Zap! Not biting bugs but minutes then hours evaporating. To where? What happened to Spring? And Summer? A glance at blank yet expired calendar pages leaves me ravenous. It’s as though I’m stuck in February before covid-19 hijacked 2020 into becoming the “Year that Wasn’t.”
“Things change. And friends leave. Life doesn’t stop for anybody.”
∼The Perks of Being a Wallflower
Losing 16 loved ones over the last 18 months, I understand that sentiment. Deeply. My heavy heart wasn’t prepared for a continued incogitable rampant purging when I optimistically welcomed 2020. I thought I already experienced enough loss to last a lifetime or at least the next several years.
“Nothing is so painful to the human mind as a great and sudden change” wrote Mary Wollstonecraft Shelley in “Frankenstein.” I’ve lived that sentiment most of my life as it’s been my usual reaction to change. And now, as America falters under polarity and anarchy, I try to steady myself in this devastating earthquake that is crumbling much of the world I’ve known.
Clinging to the Past Brings Unhappiness
Dr. Elaine Aron, a respected researcher and author of six books on highly sensitive persons (HSP) advises: “…Everything around us is impermanent and so are we. If you cling to now, or to the pre-covid past, you are going to be unhappy….Clinging to your best moods, happy self, or wise ego will not work. No matter how much you try to train yourself, you will not be at your best every day.
“That does not mean you should not do all you can to stay peaceful—meditate, spend time with nature, avoid over-stimulation, stay rested, get the social contact and support you need, but above all, remember that no feeling lasts forever. So be patient and kind to yourself when you can’t regulate your feelings…Buddha, Christ, Lao Tzu, Rumi, and many others said that the solution to the changing nature of everything is to open to the unchanging…(usually spiritual in nature).”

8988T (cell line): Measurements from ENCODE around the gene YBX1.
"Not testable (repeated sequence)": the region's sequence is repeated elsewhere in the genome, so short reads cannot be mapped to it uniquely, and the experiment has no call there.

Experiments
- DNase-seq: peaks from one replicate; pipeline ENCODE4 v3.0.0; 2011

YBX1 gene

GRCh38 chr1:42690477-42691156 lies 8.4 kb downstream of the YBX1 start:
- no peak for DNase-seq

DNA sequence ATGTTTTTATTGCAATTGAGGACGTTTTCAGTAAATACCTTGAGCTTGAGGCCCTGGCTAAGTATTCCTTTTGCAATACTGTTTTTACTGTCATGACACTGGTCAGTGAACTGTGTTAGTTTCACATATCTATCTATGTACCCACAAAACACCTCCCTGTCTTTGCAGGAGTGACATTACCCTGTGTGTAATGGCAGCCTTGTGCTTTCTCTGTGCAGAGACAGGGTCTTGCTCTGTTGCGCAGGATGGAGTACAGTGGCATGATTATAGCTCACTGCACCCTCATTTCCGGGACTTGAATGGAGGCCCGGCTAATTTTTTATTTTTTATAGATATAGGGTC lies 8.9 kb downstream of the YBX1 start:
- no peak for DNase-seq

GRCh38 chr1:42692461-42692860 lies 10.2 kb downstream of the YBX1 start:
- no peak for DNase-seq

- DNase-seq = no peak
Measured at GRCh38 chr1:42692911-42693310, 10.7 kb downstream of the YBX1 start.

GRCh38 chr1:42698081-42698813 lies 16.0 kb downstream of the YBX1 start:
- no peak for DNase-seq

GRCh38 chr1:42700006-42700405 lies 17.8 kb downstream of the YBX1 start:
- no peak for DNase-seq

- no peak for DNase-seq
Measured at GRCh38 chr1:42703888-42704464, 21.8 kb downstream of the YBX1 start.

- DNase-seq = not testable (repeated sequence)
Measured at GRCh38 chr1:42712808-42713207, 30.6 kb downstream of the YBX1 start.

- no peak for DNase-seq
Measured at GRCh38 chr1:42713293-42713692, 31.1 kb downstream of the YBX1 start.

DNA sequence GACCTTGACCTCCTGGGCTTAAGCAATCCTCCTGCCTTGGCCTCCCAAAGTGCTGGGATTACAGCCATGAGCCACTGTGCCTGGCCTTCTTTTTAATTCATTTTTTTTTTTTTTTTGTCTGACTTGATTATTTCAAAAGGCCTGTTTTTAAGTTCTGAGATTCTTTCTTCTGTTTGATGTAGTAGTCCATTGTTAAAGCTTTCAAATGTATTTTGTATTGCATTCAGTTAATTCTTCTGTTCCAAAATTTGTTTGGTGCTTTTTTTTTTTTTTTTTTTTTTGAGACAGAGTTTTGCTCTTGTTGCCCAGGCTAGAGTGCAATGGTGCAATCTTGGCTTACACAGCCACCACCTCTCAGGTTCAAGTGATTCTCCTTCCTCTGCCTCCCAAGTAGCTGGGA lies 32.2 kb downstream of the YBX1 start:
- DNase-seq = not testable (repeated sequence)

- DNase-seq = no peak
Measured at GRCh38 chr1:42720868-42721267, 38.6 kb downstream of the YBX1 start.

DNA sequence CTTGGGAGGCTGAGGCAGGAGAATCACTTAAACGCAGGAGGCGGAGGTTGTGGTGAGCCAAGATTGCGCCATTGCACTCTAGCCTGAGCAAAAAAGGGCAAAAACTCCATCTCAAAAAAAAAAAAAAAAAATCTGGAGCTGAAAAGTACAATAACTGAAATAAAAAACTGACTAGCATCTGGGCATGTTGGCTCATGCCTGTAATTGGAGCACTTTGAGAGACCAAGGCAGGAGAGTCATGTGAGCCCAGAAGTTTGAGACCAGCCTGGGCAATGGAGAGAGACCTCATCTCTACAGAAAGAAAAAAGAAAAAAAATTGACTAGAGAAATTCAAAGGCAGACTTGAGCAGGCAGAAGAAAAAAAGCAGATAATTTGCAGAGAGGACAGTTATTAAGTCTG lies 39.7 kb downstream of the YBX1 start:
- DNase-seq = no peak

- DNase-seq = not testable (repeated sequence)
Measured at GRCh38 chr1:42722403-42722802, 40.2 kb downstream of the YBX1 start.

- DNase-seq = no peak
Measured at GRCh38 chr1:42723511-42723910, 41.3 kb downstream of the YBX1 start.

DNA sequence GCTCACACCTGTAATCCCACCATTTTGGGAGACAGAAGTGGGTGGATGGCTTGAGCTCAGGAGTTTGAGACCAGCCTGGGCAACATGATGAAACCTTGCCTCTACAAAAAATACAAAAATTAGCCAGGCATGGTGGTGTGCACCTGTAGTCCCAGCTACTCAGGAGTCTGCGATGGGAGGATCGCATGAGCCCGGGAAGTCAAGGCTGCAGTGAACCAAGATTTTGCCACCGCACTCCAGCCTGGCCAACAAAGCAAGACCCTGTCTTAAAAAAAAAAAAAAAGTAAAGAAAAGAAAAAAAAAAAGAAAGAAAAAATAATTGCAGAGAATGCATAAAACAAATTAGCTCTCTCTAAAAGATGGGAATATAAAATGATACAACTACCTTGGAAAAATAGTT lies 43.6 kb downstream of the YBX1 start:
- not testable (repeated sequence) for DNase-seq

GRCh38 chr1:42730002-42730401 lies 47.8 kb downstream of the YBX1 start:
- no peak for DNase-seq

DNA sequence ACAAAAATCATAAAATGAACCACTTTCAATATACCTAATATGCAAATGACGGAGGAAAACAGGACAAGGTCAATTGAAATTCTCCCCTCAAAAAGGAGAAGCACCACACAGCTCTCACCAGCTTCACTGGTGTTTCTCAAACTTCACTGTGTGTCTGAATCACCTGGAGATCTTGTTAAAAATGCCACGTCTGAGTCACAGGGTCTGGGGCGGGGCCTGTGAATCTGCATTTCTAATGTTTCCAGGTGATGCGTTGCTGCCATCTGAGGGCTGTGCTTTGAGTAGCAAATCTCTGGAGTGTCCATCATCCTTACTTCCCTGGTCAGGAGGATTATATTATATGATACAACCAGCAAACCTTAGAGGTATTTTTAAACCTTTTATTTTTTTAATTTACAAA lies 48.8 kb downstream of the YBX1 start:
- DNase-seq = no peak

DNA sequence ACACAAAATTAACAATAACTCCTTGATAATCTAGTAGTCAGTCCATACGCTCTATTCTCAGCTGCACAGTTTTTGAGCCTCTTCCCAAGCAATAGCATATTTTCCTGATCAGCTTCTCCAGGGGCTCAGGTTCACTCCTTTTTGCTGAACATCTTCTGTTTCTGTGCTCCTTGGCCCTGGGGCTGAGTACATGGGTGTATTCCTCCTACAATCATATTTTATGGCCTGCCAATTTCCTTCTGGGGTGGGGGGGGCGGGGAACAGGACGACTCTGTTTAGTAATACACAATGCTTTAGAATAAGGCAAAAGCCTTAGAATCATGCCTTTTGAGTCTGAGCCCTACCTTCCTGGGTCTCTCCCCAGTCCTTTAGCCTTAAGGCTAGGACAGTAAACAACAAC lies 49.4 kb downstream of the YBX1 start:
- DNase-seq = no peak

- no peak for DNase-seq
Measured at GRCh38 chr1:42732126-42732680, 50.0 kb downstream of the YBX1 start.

Changing the Response to Change
I integrate Dr. Aron’s approach but there are still times I feel breathlessly outrun by 2020’s rapid fire. The only healthy response is to continue working on changing my response to change. “This too shall pass,” “it’s always dark before the dawn,” “the gift is as great as the pain,” are steam engines that pulled me through challenging times before. Now I’m also focusing on Lao Tzu‘s insights from the Tao Te Ching for handling change:
“Life is a series of natural and spontaneous changes. Don’t resist them; that only creates sorrow. Let reality be reality. Let things flow naturally forward in whatever way they like.”
Pondering snippets from varied sources also helps ease the bizarre energy of these seemingly endless days where capriciousness and stagnation occur concurrently:
“Yesterday I was clever, so I wanted to change the world. Today I am wise, so I am changing myself.”∼
“Everyone thinks of changing the world, but no one thinks of changing himself.”
“The world as we have created it is a process of our thinking. It cannot be changed without changing our thinking.”
“Do not dwell in the past, do not dream of the future, concentrate the mind on the present moment.” ∼ Buddha
“Everything that happens in this world happens at the time God chooses.” ∼ Ecclesiastes 3:1 in the Good News Translation Bible
On the brighter side, perhaps I won’t feel a year older when, or should I say if, 2021 shows up…
Other photos credits while still working out bugs in the new Gutenberg editor:
– Featured photo by Alex Powell from Pexels
– Plain cardboard box by Brandable Box on Unsplash
– Cardboard person by Markus Spiske on Unsplash